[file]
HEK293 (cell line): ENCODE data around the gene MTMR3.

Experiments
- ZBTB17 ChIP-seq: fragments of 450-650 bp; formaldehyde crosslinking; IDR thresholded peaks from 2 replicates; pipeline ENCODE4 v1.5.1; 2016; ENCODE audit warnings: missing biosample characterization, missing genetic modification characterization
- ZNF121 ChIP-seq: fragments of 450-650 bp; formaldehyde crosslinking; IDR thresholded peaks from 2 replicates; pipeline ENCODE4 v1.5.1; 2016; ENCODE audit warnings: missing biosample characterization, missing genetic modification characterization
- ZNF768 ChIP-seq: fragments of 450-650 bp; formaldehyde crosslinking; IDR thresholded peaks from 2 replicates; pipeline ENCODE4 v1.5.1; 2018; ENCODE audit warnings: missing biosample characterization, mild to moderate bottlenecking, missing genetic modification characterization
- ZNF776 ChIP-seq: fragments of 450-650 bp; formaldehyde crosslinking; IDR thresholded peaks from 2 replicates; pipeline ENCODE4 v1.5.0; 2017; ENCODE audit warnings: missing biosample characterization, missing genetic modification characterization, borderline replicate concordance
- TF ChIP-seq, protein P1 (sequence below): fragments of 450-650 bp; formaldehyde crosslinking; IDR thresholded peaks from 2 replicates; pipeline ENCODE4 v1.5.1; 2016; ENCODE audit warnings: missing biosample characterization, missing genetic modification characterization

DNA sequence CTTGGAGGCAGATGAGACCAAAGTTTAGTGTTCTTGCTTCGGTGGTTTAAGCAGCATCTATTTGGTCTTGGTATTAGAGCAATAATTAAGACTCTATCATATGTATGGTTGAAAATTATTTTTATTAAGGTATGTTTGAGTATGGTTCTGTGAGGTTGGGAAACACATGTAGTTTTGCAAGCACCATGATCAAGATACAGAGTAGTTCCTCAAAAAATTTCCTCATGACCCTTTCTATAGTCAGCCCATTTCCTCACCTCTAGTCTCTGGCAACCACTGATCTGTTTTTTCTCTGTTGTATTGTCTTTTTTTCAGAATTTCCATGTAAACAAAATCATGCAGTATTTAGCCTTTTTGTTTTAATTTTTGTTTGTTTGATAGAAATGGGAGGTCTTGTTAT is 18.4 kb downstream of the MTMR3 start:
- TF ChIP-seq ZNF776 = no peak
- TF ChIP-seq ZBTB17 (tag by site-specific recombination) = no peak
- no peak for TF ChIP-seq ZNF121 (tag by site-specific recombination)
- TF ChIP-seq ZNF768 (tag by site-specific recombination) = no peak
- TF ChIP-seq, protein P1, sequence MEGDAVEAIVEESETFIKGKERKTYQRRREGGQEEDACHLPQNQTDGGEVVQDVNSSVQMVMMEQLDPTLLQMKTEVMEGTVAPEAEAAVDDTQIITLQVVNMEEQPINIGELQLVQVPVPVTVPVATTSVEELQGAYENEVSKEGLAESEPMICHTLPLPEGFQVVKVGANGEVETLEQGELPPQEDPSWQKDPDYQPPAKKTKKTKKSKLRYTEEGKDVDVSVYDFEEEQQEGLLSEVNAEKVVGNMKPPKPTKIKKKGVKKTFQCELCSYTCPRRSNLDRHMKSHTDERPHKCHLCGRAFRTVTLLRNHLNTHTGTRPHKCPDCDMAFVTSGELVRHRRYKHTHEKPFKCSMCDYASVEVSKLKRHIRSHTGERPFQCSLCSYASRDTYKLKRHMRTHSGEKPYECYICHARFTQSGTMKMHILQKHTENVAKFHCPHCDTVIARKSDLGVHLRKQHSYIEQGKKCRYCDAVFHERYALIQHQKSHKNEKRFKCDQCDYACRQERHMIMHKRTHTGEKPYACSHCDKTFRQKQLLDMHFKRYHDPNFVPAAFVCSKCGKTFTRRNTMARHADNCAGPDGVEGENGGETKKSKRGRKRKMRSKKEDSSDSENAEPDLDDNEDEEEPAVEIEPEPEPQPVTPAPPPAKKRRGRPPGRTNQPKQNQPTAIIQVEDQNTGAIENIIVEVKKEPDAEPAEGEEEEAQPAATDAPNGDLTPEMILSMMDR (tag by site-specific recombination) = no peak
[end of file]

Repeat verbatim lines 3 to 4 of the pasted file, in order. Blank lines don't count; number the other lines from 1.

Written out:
- ZBTB17 ChIP-seq: fragments of 450-650 bp; formaldehyde crosslinking; IDR thresholded peaks from 2 replicates; pipeline ENCODE4 v1.5.1; 2016; ENCODE audit warnings: missing biosample characterization, missing genetic modification characterization
- ZNF121 ChIP-seq: fragments of 450-650 bp; formaldehyde crosslinking; IDR thresholded peaks from 2 replicates; pipeline ENCODE4 v1.5.1; 2016; ENCODE audit warnings: missing biosample characterization, missing genetic modification characterization